2 position signals

2 position signals can be broken up into 8 varieties

It is recommended that the sections be read in order as each section builds on the previous section.

Distant signals are used to tell the driver the position of the next signal. As can be seen in the diagram above they are placed quite a distance before a home signal, in this case 555 yards. It should be noted that there is nothing between the distant signal (post 1) and the home signal (post 2). Distant signals do not protect anything, they simply tell the driver if the next signal is at stop or if it is at proceed.
It does this by means of two aspects:
  • Proceed
  • Caution

It should be noted that until the late 1920's all distant signals had red arms and displayed a red light when the arm was horizontal.
An "urban myth" has evolved that a distant at proceed indicated that at an electric staff station the staff exchanger would be used, this is not supported in any rule book. The indication that a train was to use the staff exchanger was a white disc by day or a white light at night attached to the staff exchanger. Not all locos were equipped with staff exchangers but this did not mean trains with a loco not equipped with a staff exchanger could not be given a green distant

BELOW: A distant signal at CAUTION. (At night a yellow light) A driver upon coming across this signal would immeadiately make preparations to stop at the next signal.
BELOW: A distant signal at PROCEED. (At night a green light) When a driver sees this he can be confident that the next signal is at proceed and in fact all of the signals at that station that apply to the mainline are at proceed. (At a few select locations a distant at proceed only applied to the first signal, see General Appendix instruction below)
Great Western, up distant. 1981 Middle Creek, down distant. 1980
At locations that were close together it was sometimes necessary to put the distant signal for the next location on the same post as a home, starting or advanced starting signal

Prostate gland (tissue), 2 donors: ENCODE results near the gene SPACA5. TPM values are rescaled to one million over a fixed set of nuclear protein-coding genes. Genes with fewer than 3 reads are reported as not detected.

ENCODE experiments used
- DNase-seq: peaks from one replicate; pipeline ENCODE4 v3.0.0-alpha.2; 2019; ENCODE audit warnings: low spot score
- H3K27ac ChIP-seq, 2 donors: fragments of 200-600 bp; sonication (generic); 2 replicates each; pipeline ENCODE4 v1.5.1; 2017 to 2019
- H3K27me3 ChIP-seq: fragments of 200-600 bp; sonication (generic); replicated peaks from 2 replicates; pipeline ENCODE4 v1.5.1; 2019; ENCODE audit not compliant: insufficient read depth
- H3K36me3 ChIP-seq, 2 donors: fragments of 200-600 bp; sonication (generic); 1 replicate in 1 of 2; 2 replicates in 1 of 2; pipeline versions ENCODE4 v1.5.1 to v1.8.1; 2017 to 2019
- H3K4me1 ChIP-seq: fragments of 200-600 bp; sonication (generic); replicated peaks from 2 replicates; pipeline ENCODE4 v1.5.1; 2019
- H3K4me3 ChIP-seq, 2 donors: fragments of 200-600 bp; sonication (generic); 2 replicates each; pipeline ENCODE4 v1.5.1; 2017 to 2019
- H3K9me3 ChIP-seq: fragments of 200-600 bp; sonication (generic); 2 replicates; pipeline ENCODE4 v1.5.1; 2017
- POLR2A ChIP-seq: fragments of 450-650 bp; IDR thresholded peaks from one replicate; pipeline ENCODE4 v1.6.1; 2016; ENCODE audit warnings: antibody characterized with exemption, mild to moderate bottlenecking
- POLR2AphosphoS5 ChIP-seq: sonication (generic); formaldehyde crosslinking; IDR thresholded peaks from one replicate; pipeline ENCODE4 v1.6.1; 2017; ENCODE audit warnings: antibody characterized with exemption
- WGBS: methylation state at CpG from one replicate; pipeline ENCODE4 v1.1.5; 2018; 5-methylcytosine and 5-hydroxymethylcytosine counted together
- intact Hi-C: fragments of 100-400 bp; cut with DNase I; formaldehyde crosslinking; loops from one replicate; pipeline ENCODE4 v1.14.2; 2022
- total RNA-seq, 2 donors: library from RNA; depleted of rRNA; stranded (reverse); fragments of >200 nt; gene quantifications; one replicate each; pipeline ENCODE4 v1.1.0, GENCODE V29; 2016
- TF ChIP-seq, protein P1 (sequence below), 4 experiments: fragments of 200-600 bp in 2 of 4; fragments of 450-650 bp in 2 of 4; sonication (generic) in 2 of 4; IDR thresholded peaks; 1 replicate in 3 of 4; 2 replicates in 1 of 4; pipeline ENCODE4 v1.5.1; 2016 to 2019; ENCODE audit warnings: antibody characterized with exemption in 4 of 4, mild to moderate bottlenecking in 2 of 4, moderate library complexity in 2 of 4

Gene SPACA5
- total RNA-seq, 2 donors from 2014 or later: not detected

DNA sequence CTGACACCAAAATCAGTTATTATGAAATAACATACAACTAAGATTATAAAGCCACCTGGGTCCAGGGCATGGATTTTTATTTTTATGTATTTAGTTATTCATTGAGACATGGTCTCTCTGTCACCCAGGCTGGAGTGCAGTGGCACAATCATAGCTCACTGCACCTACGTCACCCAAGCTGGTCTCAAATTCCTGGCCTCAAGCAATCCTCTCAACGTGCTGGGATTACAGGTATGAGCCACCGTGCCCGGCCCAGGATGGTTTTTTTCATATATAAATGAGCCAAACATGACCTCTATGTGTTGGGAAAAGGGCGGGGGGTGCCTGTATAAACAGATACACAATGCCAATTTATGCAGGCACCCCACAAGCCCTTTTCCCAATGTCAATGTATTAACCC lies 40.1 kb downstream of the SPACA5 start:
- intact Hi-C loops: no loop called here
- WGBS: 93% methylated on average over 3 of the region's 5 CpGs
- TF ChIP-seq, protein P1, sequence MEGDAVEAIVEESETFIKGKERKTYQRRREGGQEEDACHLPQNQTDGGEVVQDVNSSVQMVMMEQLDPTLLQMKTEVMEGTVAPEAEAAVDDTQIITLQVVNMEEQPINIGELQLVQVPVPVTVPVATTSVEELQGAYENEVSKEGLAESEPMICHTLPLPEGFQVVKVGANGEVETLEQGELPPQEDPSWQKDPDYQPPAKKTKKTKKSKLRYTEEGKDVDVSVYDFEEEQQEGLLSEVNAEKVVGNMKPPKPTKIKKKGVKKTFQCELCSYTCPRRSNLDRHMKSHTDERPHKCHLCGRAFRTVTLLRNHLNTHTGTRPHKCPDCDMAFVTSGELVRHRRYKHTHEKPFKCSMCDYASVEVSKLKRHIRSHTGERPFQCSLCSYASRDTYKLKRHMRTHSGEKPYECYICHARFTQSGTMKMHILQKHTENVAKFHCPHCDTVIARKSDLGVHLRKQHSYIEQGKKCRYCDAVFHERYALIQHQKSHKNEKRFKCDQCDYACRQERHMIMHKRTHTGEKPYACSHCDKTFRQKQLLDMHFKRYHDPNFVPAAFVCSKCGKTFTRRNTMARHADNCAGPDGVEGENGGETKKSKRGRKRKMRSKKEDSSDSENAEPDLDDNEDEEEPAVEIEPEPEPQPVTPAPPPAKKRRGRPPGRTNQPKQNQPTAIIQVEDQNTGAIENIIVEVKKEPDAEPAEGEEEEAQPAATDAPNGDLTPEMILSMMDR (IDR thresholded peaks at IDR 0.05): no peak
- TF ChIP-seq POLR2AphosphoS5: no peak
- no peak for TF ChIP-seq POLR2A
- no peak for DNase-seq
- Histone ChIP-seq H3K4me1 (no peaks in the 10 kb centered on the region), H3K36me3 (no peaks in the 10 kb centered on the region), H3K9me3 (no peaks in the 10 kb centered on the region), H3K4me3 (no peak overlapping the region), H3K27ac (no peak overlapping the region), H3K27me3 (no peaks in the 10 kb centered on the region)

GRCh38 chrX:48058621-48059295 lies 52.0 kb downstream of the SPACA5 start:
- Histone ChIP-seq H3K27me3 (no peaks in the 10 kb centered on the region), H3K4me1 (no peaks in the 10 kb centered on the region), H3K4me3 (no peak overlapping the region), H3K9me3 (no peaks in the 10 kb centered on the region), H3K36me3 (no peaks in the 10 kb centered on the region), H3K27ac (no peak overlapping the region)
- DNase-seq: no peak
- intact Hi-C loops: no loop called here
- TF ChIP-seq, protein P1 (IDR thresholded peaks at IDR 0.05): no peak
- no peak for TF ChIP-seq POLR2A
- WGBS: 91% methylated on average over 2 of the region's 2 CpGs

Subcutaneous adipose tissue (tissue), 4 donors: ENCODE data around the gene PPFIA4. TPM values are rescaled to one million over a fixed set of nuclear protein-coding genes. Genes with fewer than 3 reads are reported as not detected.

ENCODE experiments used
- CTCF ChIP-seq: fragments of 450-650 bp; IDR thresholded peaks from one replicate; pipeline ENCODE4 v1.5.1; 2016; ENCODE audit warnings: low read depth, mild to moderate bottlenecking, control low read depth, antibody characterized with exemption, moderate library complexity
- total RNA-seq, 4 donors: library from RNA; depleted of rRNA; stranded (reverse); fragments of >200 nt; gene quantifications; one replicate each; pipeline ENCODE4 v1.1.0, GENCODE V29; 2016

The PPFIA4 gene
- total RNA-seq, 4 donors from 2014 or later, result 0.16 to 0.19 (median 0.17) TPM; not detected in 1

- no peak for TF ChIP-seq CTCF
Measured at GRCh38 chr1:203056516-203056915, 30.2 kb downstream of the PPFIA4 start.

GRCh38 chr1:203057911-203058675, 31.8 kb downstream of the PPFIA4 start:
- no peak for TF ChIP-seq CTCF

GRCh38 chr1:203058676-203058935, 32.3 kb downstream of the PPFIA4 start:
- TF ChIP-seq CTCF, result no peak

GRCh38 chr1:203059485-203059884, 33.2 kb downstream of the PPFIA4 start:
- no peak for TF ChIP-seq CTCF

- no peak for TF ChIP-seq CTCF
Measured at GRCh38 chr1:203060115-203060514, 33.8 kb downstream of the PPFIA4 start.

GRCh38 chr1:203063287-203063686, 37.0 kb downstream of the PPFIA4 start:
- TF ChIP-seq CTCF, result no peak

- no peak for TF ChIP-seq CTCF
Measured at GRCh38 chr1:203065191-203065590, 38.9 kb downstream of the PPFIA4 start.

Post 40 (in the diagram above) has the home signal for the level crossing just in front of the signal as its top arm and it has the distant signal for the next station as its bottom arm. When a distant signal was placed on the same post as a home, starting or advanced starting signal it was a red arm as shown in the photo at right.

When this was done the distant arm was interlocked in such a way that before it could go to proceed the signal above it had to be at proceed. This was a safety precaution. At night a signal light could go out. If the top light went out and the distant went to proceed a driver could think he had a green when in fact the home signal was at stop. So it was impossible for the distant to be at proceed with the home signal at stop.

The signal at right contained the up distant for Jewell and the up home for the gates just in front of the signal (Dawson St.)

The rule about a distant being a red arm if on the same post as a home signal etc obviously did not apply if there were two distant signals on the same post. Here is the down distant at Ararat. The left arm applied from the Maroona (Portland and Geelong lines) and the right hand arm applied from the Ballarat (Melbourne) line.

ABOVE: Post 24 (up distant signals) at Linton Junction. Left Hand Arm from the Ararat line, Right Hand Arm from the Linton line. Linton Junction (Ballarat D box) can be seen in the distance on the left.

BELOW: Dimboola had two up distant signals. Post 19 was from the Jeparit line and post 20 was from the Serviceton line. By 1977 the Jeparit distant had been converted to a home signal and a location board provided. These signals were 979 metres from the signalbox and post 20 appears to be a wire pull! (Post 19 appears to be fixed at caution)
Below photo courtesy Andrew Hennell

BELOW: Eaglehawk, being a junction station, had two up distant signals mounted on the same post. The left hand arm applied off the Swan Hill line and the right hand arm applied off the Korong Vale/Inglewood line. Apart from being a rare post that contained two distant signals it was also on the "wrong" side of the line/s. Photo date 1982.

From the 1928 General Appendix